It’s about the winning? What other organization in MLB has had the success the Cardinals have had since 2000? 3 trips to the World Series including 2 victories. Postseason trips 8 of those 12 years including 4 losses in the championship series.

After signing with the Angels, Pujols was quoted as saying that it was about the commitment of the Angels and not about the money. Apparently, Albert didn’t care for the “rough” treatment he received from Cardinal management including Bill Dewitt who was somewhat hesitant to offer a 10 year deal to a 32-year-old player which would have hamstrung the organization for years. I am going to go out on a limb and say it was probably about the money.

I have heard countless fans and pundits and “experts” weigh in and say that modern sports is just a business and Pujols made a business decision. They say this is just the way it is now. But it doesn’t have to be to that way. Just ask Cal Ripken, Tony Gwynn, Barry Larkin, Derek Jeter, Mariano Rivera or Chipper Jones. They all played for a single team their entire careers in the modern era. They all made conscious decisions to remain with the same team and the same fan base their entire careers. Sometimes, the call of home, the sound of peace and silence, is louder than the frantic din of the all mighty dollar.

In 1968, Simon and Garfunkel released their signature song, Mrs. Robinson. The song, originally titled Mrs. Roosevelt as an ode to Eleanor Roosevelt, shot to #1 on the record charts and later won them a Grammy. An earlier version was released the prior year as part of the classic movie, The Graduate. In the song, Paul Simon wrote the lyrics:

Where have you gone Joe Dimaggio

Our nation turns its lonely eyes to you

What’s that you say Mrs. Robinson

Joltin’ Joe has left and gone away, hey hey hey

Apparently, Joe Dimaggio, who never suffered from a great sense of humor or irony, did not care for the lyrics or the song. Dimaggio told many friends, “Damn it, I didn’t go anywhere, I’m right here.” Paul Simon meant the lyrics as a tribute to the baseball legend and what he represented to so many. Simon later explained to Dimaggio himself at a restaurant that “the line was meant as a sincere tribute to his unpretentious heroic stature, in a time when popular culture magnifies and distorts how we perceive our heroes.”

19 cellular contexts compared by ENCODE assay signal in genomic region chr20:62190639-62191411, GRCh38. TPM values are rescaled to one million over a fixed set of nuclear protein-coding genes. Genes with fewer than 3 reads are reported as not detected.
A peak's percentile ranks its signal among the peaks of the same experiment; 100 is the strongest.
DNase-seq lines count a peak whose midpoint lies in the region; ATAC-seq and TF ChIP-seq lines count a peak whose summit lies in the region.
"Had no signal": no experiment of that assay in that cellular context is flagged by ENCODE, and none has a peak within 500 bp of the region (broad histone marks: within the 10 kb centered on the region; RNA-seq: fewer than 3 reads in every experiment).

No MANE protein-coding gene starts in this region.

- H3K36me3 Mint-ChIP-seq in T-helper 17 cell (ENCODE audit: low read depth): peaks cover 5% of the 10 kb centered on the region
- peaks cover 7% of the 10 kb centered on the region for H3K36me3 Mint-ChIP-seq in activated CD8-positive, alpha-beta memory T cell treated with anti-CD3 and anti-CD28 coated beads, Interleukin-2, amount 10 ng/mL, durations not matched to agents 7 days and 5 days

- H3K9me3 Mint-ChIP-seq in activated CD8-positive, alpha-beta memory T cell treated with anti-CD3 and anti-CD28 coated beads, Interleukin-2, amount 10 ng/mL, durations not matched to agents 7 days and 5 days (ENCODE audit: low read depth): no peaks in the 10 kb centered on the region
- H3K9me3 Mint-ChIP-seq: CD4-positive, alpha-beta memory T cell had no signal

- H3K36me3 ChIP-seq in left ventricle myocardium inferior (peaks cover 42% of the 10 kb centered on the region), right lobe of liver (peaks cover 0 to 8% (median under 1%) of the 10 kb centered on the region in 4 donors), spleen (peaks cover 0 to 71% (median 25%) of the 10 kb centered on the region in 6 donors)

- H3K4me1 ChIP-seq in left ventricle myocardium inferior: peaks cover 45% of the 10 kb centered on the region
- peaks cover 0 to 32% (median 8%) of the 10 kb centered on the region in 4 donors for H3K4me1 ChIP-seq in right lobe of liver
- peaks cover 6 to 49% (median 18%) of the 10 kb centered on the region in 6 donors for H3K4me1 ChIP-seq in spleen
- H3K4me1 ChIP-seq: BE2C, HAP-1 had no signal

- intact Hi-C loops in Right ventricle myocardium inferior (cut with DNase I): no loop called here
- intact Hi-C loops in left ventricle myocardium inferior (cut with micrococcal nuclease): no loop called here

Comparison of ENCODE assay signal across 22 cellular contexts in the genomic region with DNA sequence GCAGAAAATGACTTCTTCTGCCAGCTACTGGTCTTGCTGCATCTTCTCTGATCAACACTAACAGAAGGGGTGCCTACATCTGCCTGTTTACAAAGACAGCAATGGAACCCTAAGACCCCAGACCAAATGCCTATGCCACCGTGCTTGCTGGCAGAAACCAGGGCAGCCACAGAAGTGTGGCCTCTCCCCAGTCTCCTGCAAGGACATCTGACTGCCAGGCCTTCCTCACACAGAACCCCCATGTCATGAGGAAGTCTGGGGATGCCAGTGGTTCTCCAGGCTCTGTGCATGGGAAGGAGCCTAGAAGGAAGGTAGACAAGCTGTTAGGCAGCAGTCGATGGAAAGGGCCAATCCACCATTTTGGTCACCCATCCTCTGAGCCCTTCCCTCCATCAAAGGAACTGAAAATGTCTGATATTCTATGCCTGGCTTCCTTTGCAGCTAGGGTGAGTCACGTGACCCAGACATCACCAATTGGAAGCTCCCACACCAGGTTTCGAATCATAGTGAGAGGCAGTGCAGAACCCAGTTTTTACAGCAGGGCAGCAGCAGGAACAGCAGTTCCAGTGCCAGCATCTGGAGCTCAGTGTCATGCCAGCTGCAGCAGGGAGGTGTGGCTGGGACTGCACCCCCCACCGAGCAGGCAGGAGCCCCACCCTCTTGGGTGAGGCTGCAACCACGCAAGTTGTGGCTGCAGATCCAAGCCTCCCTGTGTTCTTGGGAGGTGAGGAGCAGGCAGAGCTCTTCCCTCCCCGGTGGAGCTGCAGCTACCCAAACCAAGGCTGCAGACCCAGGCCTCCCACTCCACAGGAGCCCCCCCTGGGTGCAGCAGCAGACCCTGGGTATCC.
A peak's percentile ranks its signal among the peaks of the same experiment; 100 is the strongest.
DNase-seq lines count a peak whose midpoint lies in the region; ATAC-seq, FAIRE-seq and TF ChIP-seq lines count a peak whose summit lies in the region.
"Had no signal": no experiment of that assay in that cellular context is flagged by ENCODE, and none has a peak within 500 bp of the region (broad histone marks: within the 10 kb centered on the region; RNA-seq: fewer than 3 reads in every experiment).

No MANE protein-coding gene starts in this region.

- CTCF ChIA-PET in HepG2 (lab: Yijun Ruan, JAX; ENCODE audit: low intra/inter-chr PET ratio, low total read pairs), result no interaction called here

When Dimaggio passed away in 1999, Simon wrote the following in an obituary in the New York Times: “In the 50’s and 60’s, it was fashionable to refer to baseball as a metaphor for America, and DiMaggio represented the values of that America: excellence and fulfillment of duty (he often played in pain), combined with a grace that implied a purity of spirit, an off-the-field dignity and a jealously guarded private life. It was said that he still grieved for his former wife, Marilyn Monroe, and sent fresh flowers to her grave every week. Yet as a man who married one of America’s most famous and famously neurotic women, he never spoke of her in public or in print. He understood the power of silence. ”


As a longtime St.Louis Cardinal fan, left bereft at the leaving of slugger Albert Pujols, I would like to revise Simon’s lyrics to fit the situation by writing, Where have you gone Albert Pujols/Our Cardinal nation turns its lonely eyes to you/What’s that you say Mr. Dewitt/King Albert has left and gone to LA? Hey hey hey…..

In August of 1977, after the passing of Elvis Presley, noted rock critic Lester Bangs wrote a great essay for the Village Voice in which he lamented the solitude that the singer lived in as well as the solitude of all music listeners who no longer could, or would, en masse follow any one singer or group. Where once millions of fans had followed Elvis’ music, Bangs imagines a world where everyone listens to their own favorite artists with little or no connection to other fans or other music styles. In one of the greatest, most prescient lines of popular, social criticism ever written, Bangs wrote, “But I can guarantee you one thing: we will never again agree on anything as we agreed on Elvis. So, I won’t bother saying goodbye to Elvis. I will say goodbye to you.”

The passion, the memories and the thrills started with my grandparents and were handled down to my parents and down to me and my two bothers, and now in turn, they are being passed down to our kids. What has been handed down from generation to generation is an appreciation for excellence and a high standard of character. So, as a life long, multi generational fan of the second most successful MLB organization, I can say that we Cardinal fans have stuck through the good times and bad times over the course of the club’s long and storied past. I can say that we appreciate Albert for what he did while he played here and for being a part of 2 World Series Champion teams and several other pennant contenders. But we also appreciate the efforts of all the players that helped win those games and championships. We appreciate players like the inimitable Stan Musial, Bob Gibson, Lou Brock, Ozzie Smith, and Willie McGee and countless others who come back time after time for opening day ceremonies, post season pre game festivities, and appearances in the broadcast booths. And they are treated as baseball royalty and as St. Louis royalty.